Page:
Steep learning curve, I'm telling you! There were quite a few choice words directed at tools and planks, but in the end, he figured things out and made me a mighty proud wife.

Nailed it!



Friday, November 28, 2014

Prep Party Part II

Sad but true we needed two whole weekends - Saturday and Sunday - from Sun up to Sun down to get to the next step in our preparation for the exterior paint job.
Let's break it down again:

1. Wash
2. Scrape
3. Sand
4. Repair
5. Prime
6. Caulk
7. Paint

We only feathered out old patches of paint that wouldn't come loose on the first floor in high traffic areas. We decided early on that we would not try and go for a 'smooth as a bay's behind' look - our house was a 100 years old and we were proud of its marks that tell its story, and we wanted to enjoy the new look in this decade.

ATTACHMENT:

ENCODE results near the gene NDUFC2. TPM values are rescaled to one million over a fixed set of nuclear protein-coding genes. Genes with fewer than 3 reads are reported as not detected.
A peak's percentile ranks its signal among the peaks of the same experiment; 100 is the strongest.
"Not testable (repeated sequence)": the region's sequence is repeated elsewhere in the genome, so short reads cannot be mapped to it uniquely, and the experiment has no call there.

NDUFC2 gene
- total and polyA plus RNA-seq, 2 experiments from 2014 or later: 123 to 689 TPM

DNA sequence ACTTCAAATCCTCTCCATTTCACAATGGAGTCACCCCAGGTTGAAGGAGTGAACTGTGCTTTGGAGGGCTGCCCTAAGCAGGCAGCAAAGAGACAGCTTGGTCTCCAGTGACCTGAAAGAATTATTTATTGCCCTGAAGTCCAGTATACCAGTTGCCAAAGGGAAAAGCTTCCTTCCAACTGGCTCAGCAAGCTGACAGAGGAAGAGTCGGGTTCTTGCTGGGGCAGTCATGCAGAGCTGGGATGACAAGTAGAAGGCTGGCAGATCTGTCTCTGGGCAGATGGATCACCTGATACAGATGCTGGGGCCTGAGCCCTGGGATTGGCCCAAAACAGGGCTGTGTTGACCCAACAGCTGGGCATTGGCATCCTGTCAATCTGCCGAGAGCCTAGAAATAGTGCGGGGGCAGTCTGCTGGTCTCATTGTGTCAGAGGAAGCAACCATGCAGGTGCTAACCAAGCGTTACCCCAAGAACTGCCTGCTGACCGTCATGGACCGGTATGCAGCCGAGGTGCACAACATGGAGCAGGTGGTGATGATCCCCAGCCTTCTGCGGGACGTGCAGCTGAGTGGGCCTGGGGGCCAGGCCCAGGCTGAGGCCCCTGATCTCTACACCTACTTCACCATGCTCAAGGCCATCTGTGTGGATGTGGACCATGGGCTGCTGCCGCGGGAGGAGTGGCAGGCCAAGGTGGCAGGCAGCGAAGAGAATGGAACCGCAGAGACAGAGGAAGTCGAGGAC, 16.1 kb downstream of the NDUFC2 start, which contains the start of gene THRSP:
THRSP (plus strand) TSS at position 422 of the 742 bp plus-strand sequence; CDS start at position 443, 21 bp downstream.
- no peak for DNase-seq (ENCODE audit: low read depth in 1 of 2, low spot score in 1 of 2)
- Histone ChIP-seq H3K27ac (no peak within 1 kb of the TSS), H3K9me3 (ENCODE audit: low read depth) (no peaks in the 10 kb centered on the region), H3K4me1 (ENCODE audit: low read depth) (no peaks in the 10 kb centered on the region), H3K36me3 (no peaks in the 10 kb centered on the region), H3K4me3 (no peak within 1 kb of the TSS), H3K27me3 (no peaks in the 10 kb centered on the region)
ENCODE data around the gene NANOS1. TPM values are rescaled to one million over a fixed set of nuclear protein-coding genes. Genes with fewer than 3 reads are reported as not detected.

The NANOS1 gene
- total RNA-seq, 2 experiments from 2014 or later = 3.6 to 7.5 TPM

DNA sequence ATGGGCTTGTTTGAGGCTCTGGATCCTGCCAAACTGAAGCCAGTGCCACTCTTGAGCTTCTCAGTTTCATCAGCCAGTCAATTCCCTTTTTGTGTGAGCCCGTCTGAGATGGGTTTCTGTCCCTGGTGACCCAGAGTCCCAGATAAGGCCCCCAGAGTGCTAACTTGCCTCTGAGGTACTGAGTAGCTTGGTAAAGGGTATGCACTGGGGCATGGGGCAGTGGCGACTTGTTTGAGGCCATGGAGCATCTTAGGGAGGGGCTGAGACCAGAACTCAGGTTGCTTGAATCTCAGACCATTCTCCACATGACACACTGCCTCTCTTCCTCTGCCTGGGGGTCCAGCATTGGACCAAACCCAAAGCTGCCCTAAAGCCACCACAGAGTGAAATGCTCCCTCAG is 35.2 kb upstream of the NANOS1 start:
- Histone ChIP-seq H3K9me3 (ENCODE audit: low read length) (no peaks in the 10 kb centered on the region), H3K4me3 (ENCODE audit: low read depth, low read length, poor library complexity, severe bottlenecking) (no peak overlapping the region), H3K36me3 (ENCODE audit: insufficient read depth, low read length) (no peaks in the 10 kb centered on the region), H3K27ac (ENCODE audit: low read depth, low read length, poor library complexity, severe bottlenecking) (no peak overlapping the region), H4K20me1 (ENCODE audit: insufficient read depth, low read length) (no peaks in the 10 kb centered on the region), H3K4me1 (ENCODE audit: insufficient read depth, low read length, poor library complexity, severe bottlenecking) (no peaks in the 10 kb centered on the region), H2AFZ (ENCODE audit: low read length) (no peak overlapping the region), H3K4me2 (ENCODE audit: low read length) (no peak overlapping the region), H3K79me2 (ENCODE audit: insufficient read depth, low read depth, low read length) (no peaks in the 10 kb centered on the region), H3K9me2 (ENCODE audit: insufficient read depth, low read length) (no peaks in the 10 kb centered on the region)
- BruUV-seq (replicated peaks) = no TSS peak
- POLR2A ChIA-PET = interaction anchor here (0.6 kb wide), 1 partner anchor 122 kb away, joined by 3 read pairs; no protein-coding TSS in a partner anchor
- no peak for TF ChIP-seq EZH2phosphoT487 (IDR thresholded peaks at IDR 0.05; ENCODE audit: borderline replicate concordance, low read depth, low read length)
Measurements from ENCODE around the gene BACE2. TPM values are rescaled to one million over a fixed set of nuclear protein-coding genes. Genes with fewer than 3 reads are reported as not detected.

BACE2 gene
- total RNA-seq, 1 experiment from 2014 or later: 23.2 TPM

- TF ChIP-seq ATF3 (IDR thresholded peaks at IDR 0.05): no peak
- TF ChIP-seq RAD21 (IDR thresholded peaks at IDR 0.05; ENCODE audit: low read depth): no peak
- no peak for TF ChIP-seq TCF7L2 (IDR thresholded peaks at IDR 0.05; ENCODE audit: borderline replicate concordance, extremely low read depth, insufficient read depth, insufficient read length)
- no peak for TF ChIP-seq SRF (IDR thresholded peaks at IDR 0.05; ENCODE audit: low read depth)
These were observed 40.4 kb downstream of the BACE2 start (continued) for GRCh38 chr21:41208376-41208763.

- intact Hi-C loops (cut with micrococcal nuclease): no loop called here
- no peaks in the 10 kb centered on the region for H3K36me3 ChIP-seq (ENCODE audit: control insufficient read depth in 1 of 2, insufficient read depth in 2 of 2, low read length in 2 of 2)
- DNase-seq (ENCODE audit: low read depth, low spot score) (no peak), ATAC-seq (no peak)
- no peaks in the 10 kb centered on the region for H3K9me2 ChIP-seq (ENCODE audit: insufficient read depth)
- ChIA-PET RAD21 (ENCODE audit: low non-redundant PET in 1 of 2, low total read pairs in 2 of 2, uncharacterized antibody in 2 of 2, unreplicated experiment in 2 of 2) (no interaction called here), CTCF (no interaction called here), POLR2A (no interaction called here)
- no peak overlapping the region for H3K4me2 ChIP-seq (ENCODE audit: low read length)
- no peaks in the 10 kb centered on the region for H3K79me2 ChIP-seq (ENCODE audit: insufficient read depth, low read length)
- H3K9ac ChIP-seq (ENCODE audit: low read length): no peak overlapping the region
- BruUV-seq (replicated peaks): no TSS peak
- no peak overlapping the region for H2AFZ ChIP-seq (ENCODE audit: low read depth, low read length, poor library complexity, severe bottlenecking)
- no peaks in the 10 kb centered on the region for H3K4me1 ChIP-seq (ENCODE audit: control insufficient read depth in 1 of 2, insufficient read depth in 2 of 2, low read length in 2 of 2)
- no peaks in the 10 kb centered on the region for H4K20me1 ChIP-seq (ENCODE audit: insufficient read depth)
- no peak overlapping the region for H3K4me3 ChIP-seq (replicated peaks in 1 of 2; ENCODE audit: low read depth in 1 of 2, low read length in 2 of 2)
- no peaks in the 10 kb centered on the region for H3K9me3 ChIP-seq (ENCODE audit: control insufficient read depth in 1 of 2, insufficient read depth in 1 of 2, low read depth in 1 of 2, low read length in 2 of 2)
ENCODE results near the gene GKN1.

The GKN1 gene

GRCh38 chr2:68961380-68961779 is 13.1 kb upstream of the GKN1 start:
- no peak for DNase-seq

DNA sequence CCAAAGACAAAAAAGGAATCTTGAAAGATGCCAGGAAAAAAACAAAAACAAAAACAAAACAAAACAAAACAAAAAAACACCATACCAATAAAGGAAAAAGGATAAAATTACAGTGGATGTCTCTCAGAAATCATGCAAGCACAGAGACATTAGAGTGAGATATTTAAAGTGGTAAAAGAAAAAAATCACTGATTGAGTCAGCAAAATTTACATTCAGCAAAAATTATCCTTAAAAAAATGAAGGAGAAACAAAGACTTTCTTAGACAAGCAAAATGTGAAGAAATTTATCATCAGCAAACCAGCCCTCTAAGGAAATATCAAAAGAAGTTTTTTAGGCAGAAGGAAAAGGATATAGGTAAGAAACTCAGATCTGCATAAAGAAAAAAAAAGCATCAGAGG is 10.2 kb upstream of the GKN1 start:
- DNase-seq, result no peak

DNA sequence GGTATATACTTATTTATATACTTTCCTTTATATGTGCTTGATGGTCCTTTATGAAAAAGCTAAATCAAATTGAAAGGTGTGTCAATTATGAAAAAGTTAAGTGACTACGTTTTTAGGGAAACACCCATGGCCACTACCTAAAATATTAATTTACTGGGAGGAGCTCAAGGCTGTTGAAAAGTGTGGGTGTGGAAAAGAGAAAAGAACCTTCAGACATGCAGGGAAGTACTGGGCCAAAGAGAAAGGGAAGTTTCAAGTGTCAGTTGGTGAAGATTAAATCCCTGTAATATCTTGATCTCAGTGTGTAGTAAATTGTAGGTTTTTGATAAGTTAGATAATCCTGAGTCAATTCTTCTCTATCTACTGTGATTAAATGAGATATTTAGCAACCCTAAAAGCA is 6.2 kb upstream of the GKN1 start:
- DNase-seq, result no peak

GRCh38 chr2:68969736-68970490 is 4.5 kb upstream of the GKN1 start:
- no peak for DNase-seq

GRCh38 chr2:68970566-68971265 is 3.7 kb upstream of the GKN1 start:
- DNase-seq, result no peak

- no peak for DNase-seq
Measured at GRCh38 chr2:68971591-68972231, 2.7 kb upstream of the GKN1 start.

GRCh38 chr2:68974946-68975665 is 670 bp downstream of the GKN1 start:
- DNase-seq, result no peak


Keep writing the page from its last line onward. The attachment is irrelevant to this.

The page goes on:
So no infra-red paint remover tool for us, no chemical strippers, no heat gun. Just pure elbow grease.
Even so we spent an entire weekend feathering paint and smoothing out the couple of boards that took the hit when we learned to pick the right pressure for the power washer.





 We did wear proper protective face masks to keep from breathing in harmful dust, and we covered the ground with tarps to contain the mess as much as possible.


 In the end we spent -three- whole weekends preparing the house to the point where we could prime. Hallelujah!

Here it is, moments before the paint sprayer dipped into the primer for the first time! We taped off the 'new' aluminium windows only because they are smaller, with narrower trim and as such more prone to over spray.

Other than that, it was "Fire at will!"